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  • Writer's pictureAltarra Team

Video surveillance that does not compromise privacy

Video surveillance cameras can increase the information capacity of a security system. But many look at this opportunity with suspicion and do not want to install video surveillance cameras in apartments and houses. The reason is the lack of confidence that the cameras won’t threaten privacy or be used by burglars.

Video surveillance that does not compromise privacy

People are afraid of cameras.

Fear and lack of trust are often based on popular fears or on experience with cheap/low-quality devices that do not use strong encryption. But some concerns are real.

Ajax has a solution that will reassure even the most cautious users. The system allows you to turn off surveillance cameras when people are home — or do it automatically using a scenario. Video surveillance is active only when the room needs to be secured without causing disturbance at other times.


Why install surveillance cameras indoors?



Video surveillance cameras are used by entrepreneurs — it helps keeping the business under control and being aware of what is happening in the workplace. Distant branches, large offices, and small stores; warehouses; divisions; and locations of private businesses also need the owner’s supervision.


Cameras help parents know what children are doing while they are away and how a nanny is treating them. You can see how an elderly family member is doing and whether a caregiver is handling the job. You can make sure that pets are okay, and just see the family one extra time.


So, when you need to have the ability to see what is happening at home, in the office, or at the store in real-time, install a video surveillance system.


Sounds like spying. Is this ethical?

Video surveillance is conducted openly and consensually. It is unethical and illegal to secretly observe tenants who rent your apartment. It is normal and correct that family members, household staff, or employees be informed about video surveillance.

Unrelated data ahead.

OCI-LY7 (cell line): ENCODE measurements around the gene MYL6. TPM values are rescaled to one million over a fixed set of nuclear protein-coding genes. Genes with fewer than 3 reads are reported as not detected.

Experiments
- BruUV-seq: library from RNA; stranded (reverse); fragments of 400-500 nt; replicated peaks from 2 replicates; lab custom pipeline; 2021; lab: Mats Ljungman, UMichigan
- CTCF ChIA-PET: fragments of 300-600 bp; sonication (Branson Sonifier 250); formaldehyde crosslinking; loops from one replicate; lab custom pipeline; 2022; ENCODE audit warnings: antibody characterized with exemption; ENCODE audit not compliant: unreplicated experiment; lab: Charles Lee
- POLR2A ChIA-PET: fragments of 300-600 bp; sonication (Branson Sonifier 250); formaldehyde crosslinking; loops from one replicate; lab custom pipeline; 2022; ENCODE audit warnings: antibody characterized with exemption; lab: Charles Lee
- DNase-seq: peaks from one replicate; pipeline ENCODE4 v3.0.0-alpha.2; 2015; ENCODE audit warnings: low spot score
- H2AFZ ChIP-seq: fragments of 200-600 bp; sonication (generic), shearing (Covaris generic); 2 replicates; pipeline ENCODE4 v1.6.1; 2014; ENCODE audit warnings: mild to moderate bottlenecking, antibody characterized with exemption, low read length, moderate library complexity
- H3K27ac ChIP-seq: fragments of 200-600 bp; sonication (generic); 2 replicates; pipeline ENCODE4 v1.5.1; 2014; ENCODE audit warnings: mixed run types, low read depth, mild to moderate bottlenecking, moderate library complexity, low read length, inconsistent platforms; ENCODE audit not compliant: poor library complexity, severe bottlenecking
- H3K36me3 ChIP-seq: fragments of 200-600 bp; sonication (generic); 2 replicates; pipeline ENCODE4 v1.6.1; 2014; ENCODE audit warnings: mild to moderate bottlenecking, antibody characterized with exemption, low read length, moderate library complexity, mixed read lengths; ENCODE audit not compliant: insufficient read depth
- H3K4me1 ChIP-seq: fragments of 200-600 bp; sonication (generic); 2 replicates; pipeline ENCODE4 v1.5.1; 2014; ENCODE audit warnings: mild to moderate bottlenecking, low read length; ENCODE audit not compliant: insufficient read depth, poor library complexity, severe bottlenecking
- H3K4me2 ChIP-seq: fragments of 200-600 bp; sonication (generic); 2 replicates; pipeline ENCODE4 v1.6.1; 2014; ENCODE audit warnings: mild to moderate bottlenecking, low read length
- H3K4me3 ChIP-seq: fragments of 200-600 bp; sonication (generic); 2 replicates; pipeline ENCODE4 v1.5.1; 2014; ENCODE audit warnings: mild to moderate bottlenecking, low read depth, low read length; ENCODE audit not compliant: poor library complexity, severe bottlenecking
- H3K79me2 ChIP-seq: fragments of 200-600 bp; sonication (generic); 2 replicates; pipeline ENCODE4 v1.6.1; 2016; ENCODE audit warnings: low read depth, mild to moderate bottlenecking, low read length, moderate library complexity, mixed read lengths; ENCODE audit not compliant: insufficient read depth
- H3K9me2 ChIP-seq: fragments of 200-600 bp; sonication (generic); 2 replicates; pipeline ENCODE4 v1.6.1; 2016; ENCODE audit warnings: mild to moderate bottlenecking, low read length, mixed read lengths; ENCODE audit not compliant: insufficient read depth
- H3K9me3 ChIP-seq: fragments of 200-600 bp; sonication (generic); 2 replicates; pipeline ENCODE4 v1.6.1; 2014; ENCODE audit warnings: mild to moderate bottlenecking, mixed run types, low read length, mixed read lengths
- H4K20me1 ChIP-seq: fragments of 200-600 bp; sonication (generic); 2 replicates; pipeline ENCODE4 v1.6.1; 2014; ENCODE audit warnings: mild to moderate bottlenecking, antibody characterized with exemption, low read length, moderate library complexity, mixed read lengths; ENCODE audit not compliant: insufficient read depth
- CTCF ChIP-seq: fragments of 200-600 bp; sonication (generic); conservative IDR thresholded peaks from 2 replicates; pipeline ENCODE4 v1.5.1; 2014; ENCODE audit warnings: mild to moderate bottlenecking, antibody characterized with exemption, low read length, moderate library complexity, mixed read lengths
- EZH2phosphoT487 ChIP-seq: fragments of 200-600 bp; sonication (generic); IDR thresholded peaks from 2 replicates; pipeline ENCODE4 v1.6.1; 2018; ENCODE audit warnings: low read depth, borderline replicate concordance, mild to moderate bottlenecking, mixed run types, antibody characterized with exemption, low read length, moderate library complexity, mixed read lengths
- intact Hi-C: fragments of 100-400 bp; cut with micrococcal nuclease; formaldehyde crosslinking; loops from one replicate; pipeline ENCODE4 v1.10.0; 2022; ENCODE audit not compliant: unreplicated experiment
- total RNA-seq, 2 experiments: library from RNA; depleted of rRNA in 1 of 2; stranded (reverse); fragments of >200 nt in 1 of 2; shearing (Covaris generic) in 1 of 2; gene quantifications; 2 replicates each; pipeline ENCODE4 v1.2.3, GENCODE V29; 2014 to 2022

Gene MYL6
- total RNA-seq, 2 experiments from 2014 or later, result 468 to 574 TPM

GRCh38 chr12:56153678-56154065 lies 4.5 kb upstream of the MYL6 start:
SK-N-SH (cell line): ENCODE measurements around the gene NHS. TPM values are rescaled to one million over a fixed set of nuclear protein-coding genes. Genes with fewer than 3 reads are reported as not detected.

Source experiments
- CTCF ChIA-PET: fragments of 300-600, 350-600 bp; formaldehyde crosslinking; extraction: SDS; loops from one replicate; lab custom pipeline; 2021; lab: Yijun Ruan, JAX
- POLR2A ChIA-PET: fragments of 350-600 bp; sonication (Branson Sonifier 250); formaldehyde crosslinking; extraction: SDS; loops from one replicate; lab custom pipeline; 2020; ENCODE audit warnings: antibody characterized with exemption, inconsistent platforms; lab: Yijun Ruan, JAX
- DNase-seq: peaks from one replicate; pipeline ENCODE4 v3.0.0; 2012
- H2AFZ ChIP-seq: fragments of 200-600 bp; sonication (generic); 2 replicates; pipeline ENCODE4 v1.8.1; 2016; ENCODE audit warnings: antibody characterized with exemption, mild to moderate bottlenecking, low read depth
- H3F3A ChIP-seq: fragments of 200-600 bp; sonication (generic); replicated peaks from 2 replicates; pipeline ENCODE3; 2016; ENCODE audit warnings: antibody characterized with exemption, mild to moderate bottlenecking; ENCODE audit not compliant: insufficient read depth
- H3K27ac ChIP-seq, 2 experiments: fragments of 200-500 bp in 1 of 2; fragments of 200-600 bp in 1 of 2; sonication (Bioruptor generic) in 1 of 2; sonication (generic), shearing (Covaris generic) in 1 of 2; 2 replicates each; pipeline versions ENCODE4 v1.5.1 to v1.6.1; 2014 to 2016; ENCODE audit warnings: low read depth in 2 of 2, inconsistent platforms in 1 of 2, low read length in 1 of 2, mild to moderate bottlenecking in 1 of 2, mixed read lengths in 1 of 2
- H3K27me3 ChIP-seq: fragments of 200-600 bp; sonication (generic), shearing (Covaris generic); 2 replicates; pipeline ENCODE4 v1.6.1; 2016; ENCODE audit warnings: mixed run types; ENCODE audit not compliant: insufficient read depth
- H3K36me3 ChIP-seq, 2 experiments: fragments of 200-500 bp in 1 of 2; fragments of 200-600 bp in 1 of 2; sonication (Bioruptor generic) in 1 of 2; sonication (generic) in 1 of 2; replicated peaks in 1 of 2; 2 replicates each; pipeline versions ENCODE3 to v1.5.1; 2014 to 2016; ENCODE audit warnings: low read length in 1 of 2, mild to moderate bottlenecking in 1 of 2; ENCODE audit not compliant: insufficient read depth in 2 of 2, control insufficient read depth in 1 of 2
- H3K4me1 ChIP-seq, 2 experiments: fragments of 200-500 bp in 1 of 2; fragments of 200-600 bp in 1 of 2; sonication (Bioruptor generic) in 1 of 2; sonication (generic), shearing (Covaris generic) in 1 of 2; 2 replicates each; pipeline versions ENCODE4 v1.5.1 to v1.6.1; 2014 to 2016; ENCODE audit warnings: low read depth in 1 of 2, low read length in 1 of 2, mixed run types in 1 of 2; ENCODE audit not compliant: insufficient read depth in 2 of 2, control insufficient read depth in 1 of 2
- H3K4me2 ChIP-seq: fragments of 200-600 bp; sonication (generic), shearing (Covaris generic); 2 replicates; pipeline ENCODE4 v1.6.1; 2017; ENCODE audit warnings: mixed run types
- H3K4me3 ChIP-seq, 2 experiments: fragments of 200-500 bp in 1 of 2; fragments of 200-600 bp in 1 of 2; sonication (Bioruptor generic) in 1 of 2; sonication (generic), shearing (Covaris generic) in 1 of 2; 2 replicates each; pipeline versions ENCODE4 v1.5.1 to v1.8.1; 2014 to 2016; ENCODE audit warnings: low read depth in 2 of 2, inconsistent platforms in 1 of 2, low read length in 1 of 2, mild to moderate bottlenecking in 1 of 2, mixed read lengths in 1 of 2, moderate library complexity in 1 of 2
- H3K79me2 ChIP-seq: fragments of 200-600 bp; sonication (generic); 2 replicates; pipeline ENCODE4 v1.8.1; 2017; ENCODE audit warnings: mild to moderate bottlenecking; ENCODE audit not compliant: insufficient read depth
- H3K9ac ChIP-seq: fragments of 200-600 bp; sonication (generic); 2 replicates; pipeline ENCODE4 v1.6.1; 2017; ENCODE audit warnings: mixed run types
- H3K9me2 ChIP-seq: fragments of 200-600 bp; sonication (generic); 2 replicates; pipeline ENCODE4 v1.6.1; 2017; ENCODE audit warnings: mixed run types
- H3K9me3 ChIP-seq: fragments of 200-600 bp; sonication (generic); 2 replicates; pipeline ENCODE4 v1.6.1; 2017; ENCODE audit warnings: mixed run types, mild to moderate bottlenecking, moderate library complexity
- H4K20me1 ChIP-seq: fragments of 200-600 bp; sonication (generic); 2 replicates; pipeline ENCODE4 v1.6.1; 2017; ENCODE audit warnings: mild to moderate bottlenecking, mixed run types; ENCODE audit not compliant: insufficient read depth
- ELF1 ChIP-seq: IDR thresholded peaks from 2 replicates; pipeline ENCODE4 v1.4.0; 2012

Surveillance cameras protect against burglars. Right?

This is an exaggeration. Video surveillance cameras are not a substitute for a security system but, rather, are an additional element of security.

It is also true that cameras can deter intruders. Cameras tell uninvited guests that the room is under surveillance, which means it will be harder to avoid punishment. The appearances of the burglars and the damage done are recorded on video. It is possible that a patrol will be on the site immediately after the break-in, and the burglary will be interrupted as soon as it begins. American study surveyed 422 burglars, and 50% of offenders said that they would discontinue the robbery if they saw surveillance cameras. If surveillance cameras won’t deter the burglar, they will help to reconstruct the picture of the crime.


Psychological comfort of the owners and control of the situation are another arguments for installing video surveillance cameras inside houses and apartments.

How can video surveillance compromise privacy?

  • Break-in

  • Spying

  • Unencrypted data

Surveillance cameras can be hacked. The Guardian reports on dozens of people who sued Amazon-owned Ring after hackers connected to the Ring’s home cameras; woke people up in the middle of the night; threatened, blackmailed, and insulted them; talked to their children; and commented on events in the bedroom or on what was happening on the screen of their living room TV.

In addition to hackers, cameras can be used by burglars.

In 2020, there was the first big study of the privacy risks posed by streaming video. A Chinese-British team of scientists analyzed more than 15.4 million data streams from 211,000 active home IP video surveillance camera users (including Hikvision, Nest, Netgear, and Xiaomi). Scientists confirmed that attackers can spy on a potential victim using home surveillance cameras. Offenders can identify when someone is home, and they don’t need to watch recordings to do this. The reason is that cameras upload unencrypted data, which increases in size when the camera records something moving. In this way, attackers could monitor traffic from home cameras over a long period, and find a pattern. Using this information, they could anticipate when the owner would most likely not be at home.

Despite the risks, surveillance cameras continue to grow in popularity. And here must be solutions that neutralize threats to privacy.


How to protect privacy from surveillance cameras?



Ajax not only allows you to connect cameras and see their streams in an app. The system can control the power supply of cameras, DVRs, and network equipment. In other words, it can strengthen the video surveillance security with a “switch” that blocks operation of this system by the user’s command or by scenario.



 

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